The good news, however, is that although we may not always have a vision for ourselves, God does. And the Christian life is all about realizing God’s vision for the human community. And what’s more--you don’t even have to look very hard to find it. Jesus articulates it pretty clearly: we are not to lead lives centered on our self, but on one another—even when it means (as in today’s gospel) respecting our enemies. Like the Good Samaritan, we are to regard every human being as endowed with equal dignity. Like the Prodigal Son’s father, we are to extend mercy and compassion, even when it seems undeserved. Like the Sermon on the Mount, we are to be healers and peacemakers. And like Jesus himself, we are to discover our greatest freedom in giving our self to God’s ways of relationship and community, for in so doing we put our own life into cosmic alignment with the underlying principle of the universe.
But our reading from Proverbs has still more to teach us. “Wrath stirs up strife,” the writer goes on to say, or as Paul puts it in his letter to the Galations, “Be not deceived: God is not mocked, for we reap what we sow” (Gal 6:7). These are days in our country when each of us would do well to be reminded that what we say and do, whether as individuals or as public figures, is not isolated. Every word that we say, every thing that we do, plants a seed whose harvest is far beyond our immediate intent—for good or for ill.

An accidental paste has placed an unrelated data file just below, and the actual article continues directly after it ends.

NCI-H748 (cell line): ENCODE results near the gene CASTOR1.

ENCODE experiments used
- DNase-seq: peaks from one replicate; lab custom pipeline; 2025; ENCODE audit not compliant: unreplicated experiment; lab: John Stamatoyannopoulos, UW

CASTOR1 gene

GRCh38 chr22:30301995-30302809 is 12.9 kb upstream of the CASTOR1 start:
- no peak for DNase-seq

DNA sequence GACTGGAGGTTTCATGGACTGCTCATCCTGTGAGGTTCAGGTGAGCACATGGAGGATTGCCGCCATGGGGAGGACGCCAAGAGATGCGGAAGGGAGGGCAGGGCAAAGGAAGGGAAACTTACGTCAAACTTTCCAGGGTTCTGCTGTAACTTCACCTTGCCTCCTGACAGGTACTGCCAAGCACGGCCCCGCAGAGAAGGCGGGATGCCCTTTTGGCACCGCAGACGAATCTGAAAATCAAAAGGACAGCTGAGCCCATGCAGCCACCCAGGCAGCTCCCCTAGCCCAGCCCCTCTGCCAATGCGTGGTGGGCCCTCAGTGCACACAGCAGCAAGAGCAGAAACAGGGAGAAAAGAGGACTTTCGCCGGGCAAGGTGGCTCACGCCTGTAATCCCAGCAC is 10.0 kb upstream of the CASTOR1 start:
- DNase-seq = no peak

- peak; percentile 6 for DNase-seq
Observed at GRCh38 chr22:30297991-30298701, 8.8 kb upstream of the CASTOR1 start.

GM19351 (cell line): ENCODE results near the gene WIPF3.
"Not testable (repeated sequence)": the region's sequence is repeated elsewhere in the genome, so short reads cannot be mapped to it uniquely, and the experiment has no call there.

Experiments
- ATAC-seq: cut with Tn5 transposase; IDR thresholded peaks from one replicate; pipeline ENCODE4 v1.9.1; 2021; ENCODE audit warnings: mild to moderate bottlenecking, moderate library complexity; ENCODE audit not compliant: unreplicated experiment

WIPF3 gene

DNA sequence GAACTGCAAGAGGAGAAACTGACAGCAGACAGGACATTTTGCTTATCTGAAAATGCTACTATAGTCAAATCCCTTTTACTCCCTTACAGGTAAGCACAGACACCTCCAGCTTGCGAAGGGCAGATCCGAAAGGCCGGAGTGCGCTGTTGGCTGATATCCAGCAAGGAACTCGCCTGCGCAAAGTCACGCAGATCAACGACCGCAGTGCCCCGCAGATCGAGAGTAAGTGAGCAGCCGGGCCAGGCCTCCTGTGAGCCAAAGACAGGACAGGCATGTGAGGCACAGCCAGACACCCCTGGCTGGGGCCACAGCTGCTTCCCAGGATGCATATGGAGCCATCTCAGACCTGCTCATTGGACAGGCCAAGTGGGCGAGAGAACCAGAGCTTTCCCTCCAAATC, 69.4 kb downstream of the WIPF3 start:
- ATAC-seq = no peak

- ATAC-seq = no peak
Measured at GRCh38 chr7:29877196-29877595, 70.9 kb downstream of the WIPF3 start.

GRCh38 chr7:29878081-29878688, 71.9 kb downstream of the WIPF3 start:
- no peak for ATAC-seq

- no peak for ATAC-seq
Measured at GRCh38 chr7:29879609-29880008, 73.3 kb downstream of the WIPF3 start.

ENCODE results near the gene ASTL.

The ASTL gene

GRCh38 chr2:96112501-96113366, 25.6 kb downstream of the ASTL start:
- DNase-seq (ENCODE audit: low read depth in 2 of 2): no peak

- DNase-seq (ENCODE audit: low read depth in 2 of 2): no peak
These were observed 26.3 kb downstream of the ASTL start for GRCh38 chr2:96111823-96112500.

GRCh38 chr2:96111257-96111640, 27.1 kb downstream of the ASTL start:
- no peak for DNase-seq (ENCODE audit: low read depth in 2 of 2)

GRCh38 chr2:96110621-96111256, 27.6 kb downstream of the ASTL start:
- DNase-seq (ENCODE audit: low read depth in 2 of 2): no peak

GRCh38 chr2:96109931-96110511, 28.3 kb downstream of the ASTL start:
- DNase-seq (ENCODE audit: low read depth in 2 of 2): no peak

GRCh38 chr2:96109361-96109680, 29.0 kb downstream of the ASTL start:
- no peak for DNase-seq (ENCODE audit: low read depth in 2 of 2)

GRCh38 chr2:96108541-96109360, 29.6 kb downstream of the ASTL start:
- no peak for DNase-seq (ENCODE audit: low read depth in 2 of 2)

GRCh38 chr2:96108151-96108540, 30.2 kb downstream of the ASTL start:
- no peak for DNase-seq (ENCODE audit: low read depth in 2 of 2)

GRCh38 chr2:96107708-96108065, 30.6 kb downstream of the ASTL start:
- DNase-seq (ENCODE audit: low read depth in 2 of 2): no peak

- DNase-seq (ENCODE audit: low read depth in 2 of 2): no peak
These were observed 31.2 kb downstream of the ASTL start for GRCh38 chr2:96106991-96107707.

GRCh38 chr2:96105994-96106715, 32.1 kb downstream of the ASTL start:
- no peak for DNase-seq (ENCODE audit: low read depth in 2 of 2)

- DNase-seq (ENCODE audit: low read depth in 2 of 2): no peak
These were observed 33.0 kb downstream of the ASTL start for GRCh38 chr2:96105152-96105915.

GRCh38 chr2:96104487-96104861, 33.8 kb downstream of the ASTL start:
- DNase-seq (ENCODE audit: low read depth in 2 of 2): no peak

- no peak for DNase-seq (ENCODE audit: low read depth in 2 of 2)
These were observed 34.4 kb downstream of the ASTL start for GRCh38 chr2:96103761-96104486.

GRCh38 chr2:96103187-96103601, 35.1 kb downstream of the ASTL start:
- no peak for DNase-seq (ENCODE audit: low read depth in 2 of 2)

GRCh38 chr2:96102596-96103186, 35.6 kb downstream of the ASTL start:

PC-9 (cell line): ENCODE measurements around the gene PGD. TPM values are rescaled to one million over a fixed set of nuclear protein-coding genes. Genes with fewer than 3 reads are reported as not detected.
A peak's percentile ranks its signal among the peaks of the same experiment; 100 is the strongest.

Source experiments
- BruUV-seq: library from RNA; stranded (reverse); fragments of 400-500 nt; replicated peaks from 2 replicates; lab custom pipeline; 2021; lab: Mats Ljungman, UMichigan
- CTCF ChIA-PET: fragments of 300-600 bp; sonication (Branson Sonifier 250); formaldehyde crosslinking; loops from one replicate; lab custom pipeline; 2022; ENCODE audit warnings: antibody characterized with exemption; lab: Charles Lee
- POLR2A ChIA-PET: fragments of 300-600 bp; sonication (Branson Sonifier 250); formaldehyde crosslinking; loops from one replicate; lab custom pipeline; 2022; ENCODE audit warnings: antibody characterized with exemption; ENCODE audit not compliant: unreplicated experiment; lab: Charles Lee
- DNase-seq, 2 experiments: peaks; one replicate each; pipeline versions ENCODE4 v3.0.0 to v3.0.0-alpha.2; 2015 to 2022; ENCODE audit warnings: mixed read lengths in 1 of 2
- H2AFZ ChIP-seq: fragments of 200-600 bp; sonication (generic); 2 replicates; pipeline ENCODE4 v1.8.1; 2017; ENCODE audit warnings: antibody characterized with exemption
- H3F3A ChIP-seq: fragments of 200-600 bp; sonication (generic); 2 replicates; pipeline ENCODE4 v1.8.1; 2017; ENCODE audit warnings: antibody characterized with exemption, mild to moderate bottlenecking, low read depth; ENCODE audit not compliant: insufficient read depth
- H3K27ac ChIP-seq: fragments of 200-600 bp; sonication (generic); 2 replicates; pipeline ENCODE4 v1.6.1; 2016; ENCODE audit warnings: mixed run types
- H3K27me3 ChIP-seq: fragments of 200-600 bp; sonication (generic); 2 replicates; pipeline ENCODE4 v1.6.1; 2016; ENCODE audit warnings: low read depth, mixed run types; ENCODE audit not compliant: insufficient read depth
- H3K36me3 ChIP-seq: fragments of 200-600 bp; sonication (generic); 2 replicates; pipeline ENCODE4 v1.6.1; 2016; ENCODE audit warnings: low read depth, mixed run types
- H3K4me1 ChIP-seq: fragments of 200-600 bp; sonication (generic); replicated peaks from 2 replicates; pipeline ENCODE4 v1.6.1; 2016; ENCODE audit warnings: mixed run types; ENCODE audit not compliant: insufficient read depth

William Shakespeare, in the play All’s Well that Ends Well, wrote that "The more we sweat in peace the less we bleed in war." His words remind us that who we are, and what we do, reaches far beyond the immediacy of today and into the future. When those words and deeds are aligned with God’s vision for us, they contribute to the building of God’s kingdom. When on the other hand they are aligned with self centered and partisan motives, they contribute not only to the inhibition of the reign of God, but the erosion of the human capital—the dignity of the human spirit—which is the essence of that kingdom.
Today in the forum, we are talking about recently founded communities of hope known as the new monasticism. They tend to distill the Christian message down to its basics—like one community known as The Simple Way in North Philadelphia, which is all about rebuilding a forgotten neighborhood that had even been abandoned by the church. Their understanding of God’s vision is simply this: “Love God. Love People. Follow Jesus.”
They explain the origins of their community like this: “In 1995, dozens of homeless families had moved into an abandoned Catholic church building in North Philadelphia. They were told by the Archdiocese that they had 48 hours to move out, or they could be arrested. With nowhere to go, these courageous mothers and children hung a banner on the front of the building that said, “How can we worship a homeless man on Sunday, and ignore one on Monday?” The families held their own press conference and announced that they had talked with the real “Owner” of the building (the Lord Almighty!) – and God said they could stay until they found somewhere else to go. That was the spark that that lit the fire of The Simple Way.
If you want to know more, come join us at the Forum. But even if you are not able to be there, may I suggest that you take away with you this morning those few simple words that give one community’s understanding of God’s vision for human life, and think on what they have to say about God’s vision for our life together, and for your life in particular: “Love God. Love people. Follow Jesus.” It’s as simple—and as difficult—as that. Amen.